Since I announced it in the blog in November, several things have happened.
- The course has been filled and over-subscribed.
- The Nevil Shute Norway Foundation discovered the course and the American librarian will attend the course and probably record it for the Society. I am very pleased about this! The Foundation has members all over the world. If you like Nevil Shute, I encourage you to visit the Foundation web page.
- I set up a page on my personal web page for downloads about the course. So far, the 2-page course syllabus is at that page, as well as several articles about the R100 and R101 Airships.
Here's the letter I sent to course participants:
Welcome to Engineering Adventures with Nevil Shute.
This study group meets four Monday mornings, 9:30 a.m., at the D.O.C. House. The first meeting is January 7 and the last meeting is January 28.
Plus, as an extra added attraction: there will be an optional fifth session, Monday February 4 at 9 a.m. In the optional session, we will watch the movie No Highway in the Sky, starring James Stewart and Marlene Dietrich.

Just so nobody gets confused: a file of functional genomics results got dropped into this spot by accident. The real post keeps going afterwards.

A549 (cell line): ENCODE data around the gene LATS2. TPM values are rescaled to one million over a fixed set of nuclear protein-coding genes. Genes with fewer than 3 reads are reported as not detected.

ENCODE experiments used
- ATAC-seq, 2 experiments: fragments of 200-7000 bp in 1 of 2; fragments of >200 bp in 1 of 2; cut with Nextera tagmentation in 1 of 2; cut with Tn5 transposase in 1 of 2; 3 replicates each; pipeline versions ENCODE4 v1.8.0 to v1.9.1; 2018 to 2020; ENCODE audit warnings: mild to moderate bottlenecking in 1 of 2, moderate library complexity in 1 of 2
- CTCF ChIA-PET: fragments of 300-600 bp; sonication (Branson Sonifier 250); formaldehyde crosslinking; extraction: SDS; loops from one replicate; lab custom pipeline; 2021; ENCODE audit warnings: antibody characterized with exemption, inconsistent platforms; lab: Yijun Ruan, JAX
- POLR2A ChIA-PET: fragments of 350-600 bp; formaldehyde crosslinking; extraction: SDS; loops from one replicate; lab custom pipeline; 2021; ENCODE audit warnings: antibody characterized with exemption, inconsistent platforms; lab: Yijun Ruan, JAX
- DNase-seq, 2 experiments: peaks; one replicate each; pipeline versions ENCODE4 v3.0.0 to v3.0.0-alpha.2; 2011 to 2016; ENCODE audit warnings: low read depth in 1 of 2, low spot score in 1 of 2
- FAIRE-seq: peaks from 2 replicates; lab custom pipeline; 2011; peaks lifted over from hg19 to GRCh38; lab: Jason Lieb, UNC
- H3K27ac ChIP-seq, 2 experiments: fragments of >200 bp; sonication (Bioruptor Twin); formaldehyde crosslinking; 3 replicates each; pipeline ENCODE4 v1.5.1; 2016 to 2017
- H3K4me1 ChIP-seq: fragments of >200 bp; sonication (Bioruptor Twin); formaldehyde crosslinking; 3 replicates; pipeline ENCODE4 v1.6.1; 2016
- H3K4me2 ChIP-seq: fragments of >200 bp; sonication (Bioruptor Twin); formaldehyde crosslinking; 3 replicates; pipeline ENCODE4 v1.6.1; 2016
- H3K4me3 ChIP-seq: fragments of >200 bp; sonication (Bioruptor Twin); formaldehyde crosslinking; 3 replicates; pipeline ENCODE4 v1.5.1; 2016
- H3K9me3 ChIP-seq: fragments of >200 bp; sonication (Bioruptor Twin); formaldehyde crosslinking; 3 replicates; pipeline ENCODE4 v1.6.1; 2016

The course is based upon Nevil Shute's books and on our own experiences with big, complex projects. The two books are Slide Rule and No Highway.
Class participants are expected to read both books. If you can read them before the class begins, that would be terrific. Otherwise:
- Read Slide Rule, chapters 1-7, by the second week of class. That is the majority of the book, and it would be good if you finish the rest of the book.
- Read No Highway, chapters 1 through 7 by the third week of class
- Finish No Highway by the fourth week of class.
The format for this course is based on Great Books of Management. I belonged to this discussion group in California when I worked at Acurex (now part of A.D. Little consulting). The group members were chemists and engineers. As our responsibilities grew, we began becoming project managers. One of the senior managers started the group to help people become better managers. We also were encouraged to take traditional courses in project management.
Great Books of Management had a simple thesis: We can learn about project management by studying fiction and non-fiction books that present typical problems. We read Plutarch, Halberstrom, Dickens and Shakespeare. Some of our best discussions were based on Nevil Shute’s books, and I have chosen those books for this course.
For each meeting, we spent one hour discussing the books from a management perspective. Did people seek the right information? Did they make appropriate decisions? The second hour broadened the discussion to include own project histories. Faced with similar issues, did we seek the right information and make the appropriate decisions?
Engineering Adventures with Nevil Shute will follow the same format. One hour on book discussion, one hour of our own experiences. One hour book, one hour personal.
Read the books, prepare to share your own war stories, and be ready to have fun! I look forward to meeting you!